The apostle Paul wanted to go to Rome on his way to Spain, and he sent a letter to the Romans before he arrived. Through their countless martyrs they were about to give witness to the sincerity and depth of their devotion to the Gospel, but among them, just as elsewhere, there was no lack of tensions, misunderstandings and even rivalries. In fact, the Christians in Rome came from a variety of social, cultural and religious backgrounds. There were some who came from Judaism and others from the Hellenic world and the ancient religion of Rome, perhaps from Stoicism or from other philosophies. They brought with them their traditions of thought and ethical convictions. Some were called ‘weak’, because they followed particular rules about eating, being, for instance, vegetarians or complying with calendars that indicated special days of fasting. Others were called ‘strong’ because, free from these kinds of conditioning, they were not bound by food taboos or specific rituals. To all of them Paul made the urgent invitation:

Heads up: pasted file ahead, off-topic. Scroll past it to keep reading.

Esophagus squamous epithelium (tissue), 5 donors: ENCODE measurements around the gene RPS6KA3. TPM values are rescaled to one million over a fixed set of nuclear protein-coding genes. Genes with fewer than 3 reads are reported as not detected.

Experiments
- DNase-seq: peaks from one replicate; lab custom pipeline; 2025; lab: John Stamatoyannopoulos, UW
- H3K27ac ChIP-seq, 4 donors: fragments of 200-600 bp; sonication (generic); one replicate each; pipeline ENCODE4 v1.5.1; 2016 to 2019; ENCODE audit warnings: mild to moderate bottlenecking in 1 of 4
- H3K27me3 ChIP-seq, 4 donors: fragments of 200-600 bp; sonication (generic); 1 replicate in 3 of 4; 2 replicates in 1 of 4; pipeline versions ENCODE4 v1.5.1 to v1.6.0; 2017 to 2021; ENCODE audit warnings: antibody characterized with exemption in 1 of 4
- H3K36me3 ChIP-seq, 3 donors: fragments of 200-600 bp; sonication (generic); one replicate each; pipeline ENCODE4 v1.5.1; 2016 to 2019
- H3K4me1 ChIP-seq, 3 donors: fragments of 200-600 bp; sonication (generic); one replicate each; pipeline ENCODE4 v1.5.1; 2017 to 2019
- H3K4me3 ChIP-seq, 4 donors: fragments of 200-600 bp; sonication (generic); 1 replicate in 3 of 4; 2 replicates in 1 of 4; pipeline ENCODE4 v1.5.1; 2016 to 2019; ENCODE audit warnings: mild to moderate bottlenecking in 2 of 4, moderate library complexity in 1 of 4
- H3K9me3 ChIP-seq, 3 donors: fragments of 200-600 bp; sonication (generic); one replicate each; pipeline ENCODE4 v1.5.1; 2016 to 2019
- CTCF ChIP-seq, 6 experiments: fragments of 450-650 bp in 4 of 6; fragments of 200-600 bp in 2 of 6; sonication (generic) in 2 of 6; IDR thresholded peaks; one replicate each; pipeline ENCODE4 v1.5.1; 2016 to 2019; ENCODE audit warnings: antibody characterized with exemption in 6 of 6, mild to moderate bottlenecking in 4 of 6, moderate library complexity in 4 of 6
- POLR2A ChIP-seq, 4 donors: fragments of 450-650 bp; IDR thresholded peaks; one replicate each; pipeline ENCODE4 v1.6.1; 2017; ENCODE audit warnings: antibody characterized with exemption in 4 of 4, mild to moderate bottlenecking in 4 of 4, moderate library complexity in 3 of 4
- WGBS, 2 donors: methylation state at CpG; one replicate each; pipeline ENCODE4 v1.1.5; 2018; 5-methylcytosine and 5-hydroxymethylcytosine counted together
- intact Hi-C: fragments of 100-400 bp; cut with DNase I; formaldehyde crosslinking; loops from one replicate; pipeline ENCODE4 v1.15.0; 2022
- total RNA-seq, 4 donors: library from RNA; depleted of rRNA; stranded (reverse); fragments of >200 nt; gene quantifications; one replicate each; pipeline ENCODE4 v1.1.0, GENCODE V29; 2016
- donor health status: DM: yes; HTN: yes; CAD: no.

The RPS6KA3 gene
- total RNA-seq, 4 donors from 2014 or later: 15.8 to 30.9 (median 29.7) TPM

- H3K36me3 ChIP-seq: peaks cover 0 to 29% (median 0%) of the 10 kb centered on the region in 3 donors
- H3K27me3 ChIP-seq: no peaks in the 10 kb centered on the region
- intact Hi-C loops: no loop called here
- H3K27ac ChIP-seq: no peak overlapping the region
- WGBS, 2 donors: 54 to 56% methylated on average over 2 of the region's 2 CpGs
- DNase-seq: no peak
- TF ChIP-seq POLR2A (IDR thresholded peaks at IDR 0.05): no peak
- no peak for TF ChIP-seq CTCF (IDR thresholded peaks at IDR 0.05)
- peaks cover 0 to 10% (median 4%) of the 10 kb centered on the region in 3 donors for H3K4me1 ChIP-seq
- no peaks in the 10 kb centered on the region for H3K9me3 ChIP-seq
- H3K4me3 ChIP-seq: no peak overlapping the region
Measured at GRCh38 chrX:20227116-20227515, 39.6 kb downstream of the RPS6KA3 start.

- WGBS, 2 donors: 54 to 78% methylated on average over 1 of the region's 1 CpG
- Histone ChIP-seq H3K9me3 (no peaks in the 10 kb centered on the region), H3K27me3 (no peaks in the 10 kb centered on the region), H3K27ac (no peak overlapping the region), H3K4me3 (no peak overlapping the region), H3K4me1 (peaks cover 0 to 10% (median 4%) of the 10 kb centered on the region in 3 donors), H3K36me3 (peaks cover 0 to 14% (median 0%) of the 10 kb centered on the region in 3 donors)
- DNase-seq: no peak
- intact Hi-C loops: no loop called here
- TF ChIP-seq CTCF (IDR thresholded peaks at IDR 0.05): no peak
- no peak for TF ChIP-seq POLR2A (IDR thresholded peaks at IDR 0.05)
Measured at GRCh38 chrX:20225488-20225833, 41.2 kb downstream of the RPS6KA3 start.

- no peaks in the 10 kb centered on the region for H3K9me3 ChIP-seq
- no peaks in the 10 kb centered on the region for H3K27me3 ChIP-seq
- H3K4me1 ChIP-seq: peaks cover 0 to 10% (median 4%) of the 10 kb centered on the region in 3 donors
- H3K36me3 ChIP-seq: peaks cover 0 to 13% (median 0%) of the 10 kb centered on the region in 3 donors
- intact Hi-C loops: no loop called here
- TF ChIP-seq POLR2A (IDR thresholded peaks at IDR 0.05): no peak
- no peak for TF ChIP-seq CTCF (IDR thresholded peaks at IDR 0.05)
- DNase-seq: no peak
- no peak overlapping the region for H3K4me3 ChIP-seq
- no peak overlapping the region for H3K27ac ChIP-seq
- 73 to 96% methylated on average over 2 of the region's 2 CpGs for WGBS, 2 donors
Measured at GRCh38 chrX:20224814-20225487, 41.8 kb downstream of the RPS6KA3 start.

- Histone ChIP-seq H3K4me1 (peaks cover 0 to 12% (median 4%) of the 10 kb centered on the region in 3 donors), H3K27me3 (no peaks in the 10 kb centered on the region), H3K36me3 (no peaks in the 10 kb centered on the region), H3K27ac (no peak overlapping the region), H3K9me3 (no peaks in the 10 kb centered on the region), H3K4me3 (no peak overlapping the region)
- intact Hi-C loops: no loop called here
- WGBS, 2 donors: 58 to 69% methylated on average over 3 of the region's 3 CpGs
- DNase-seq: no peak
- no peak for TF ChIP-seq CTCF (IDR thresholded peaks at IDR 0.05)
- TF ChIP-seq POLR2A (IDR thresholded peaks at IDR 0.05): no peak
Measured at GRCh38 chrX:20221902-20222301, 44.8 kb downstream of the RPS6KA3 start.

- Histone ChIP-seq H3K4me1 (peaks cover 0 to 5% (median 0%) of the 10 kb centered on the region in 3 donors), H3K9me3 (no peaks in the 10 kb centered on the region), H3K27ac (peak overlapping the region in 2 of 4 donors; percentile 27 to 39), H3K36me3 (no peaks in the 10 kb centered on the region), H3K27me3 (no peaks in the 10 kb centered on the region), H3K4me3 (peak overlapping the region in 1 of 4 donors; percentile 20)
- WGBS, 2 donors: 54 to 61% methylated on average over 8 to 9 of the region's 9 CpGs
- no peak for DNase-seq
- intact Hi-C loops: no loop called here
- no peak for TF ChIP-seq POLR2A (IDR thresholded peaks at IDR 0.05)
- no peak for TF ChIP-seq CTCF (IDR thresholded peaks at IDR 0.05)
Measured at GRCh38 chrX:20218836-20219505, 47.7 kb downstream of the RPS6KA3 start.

Welcome one another, therefore, just as Christ has welcomed you, for the glory of God.

Before this point in his letter he had already spoken about the issue, addressing first of all the ‘strong’ and inviting them to ‘welcome’ the ‘weak’, ‘without quarrelling over opinions’. Then he says that the ‘weak’ in turn should welcome the ‘strong’ without judging them, since they are ‘acceptable to God’.

Paul, indeed, is convinced that each one, even amid the diversity of opinions and ways of behaving, acts for the love of the Lord. There is no reason therefore to judge those who think differently, and even less to scandalize them by behaving arrogantly and with a sense of superiority. Instead, what is necessary is to aim at the good of all, at ‘mutual edification’, that is, the building up of the community, its unity (see Rom 14:1-23).